TV Review: “Bates Motel” Gets To The Heart Of The Psycho

Acting as a prequel to the genre-defining film “Psycho,” A&E’s “Bates Motel” does justice to the terrifyingly classic story Alfred Hitchcock made over fifty years ago. This suspenseful series takes us back to Norman Bates’ adolescence, where we learn why he’s in fact so psychologically disturbed. Blame it on the mother. Set in present day, it begins just as Norman discovers his father dead on the floor of their garage. His mother Norma decides to run away and start a new life. She buys a motel on the outskirts of the idyllic coastal town of White Pine Bay. As mother and son get ensconced in their new home, they discover the town isn’t quite what it seems, and the locals aren’t so quick to let them in on their secrets. But the Bates’ are done being pushed around and will do whatever it takes to survive – and will do  whatever it takes to protect their own secrets.

Or more like, Norma will do whatever it takes to keep her son by her side.

The cast is phenomenal. 21 year-old Freddie Highmore (See LATF The Magazine’s earlier interview with Freddie HERE) is perfect as Norman. He shines as the vulnerable and awkward teenager who tries so hard to fight the dominant mother, played by Oscar nominee, Vera Farmiga. Just the psycho stare in her eyes in the very first scene proves that crazy is something Farmiga plays very well. The show also stars Max Thieriot (“Disconnect”), Olivia Cooke (“Blackout”) and Nicola Peltz (“The Last Airbender”), Nestor Carbonell (“Lost,” “The Dark Knight Rises”) and Mike Vogel (“Pan Am”).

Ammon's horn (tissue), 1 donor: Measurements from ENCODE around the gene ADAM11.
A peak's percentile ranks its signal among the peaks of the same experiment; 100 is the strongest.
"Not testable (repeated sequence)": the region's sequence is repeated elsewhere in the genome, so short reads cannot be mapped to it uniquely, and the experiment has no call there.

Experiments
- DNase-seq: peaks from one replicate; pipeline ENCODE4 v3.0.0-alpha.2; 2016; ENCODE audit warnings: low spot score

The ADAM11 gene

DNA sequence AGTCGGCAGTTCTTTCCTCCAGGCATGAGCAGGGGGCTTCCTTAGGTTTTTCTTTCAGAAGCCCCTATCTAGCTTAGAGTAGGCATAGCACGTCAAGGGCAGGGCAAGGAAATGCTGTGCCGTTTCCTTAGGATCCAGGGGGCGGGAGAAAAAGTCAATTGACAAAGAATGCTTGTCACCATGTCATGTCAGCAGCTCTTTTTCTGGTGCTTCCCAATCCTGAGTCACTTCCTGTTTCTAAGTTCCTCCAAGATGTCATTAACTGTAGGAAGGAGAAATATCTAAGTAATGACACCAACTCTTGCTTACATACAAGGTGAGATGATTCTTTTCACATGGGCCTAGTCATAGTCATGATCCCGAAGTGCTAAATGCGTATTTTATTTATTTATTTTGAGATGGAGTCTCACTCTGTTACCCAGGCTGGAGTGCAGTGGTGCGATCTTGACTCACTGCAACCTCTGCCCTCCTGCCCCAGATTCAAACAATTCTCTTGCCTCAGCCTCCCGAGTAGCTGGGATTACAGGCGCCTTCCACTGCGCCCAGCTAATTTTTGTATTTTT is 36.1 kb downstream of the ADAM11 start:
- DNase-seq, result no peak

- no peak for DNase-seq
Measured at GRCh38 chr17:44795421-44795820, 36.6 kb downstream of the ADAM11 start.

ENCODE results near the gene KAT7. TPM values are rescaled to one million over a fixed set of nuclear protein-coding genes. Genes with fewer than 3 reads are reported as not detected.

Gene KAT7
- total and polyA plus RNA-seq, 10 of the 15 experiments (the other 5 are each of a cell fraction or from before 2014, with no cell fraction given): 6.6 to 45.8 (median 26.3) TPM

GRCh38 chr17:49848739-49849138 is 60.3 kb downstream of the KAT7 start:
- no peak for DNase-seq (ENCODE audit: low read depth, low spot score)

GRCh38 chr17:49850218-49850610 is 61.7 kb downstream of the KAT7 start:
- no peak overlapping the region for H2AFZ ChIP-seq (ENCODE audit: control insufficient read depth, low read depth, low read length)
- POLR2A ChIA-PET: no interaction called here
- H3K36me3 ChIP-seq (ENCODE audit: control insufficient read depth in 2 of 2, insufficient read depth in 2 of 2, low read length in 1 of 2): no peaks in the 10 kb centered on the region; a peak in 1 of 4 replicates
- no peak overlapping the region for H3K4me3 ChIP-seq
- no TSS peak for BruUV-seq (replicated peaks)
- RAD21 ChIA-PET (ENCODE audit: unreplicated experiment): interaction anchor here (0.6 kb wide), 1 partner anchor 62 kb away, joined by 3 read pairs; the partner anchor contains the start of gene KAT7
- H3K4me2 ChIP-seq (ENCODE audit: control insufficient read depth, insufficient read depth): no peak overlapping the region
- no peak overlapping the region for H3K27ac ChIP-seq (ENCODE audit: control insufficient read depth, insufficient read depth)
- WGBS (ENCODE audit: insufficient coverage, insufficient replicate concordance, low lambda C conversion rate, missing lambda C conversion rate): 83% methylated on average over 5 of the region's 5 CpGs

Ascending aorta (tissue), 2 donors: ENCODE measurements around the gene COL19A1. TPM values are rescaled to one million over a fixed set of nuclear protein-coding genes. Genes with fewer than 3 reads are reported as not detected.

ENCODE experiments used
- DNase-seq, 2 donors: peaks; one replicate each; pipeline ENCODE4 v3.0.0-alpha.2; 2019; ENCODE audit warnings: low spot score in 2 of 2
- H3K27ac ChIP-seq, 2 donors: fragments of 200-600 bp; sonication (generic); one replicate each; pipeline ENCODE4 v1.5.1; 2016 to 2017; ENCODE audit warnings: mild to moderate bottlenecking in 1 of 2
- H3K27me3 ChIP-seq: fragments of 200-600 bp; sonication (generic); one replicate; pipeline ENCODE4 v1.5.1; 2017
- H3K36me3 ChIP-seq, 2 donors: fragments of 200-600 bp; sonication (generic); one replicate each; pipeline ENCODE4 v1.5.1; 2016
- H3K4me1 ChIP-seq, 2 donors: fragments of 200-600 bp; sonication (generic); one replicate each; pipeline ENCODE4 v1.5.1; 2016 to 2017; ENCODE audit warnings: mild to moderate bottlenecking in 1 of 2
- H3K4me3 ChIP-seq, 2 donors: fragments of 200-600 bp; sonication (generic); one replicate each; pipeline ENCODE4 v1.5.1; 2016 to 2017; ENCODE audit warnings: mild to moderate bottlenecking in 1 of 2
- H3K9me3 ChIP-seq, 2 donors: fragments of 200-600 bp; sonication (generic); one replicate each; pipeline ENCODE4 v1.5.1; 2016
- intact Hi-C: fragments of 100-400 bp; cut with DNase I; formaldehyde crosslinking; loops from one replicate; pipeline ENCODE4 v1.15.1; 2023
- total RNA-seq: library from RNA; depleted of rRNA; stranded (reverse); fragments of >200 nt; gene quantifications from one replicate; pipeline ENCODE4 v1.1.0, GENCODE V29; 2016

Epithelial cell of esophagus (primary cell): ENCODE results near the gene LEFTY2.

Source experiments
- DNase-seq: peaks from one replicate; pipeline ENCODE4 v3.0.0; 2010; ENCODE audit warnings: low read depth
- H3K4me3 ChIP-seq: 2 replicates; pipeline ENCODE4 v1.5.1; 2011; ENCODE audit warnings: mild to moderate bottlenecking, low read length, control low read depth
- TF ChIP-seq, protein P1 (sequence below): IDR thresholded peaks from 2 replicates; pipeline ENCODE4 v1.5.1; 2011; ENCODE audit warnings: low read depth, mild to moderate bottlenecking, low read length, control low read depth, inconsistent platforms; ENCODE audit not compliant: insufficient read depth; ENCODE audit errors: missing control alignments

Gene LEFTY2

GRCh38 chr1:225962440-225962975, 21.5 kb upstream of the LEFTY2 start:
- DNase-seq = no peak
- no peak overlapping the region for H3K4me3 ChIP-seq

Bates Motel is produced by Carlton Cuse (“Lost”) and Kerry Ehrin (“Friday Night Lights”). LATF deems this A&E series a must see this Spring. The well directed dark tale is filled with suspense, grit and hard-to-watch moments. But, as much as you want to turn your head away from the horror, you’ll keep coming back for more stabs.

Watch Mondays at 10 PM ET/PT.

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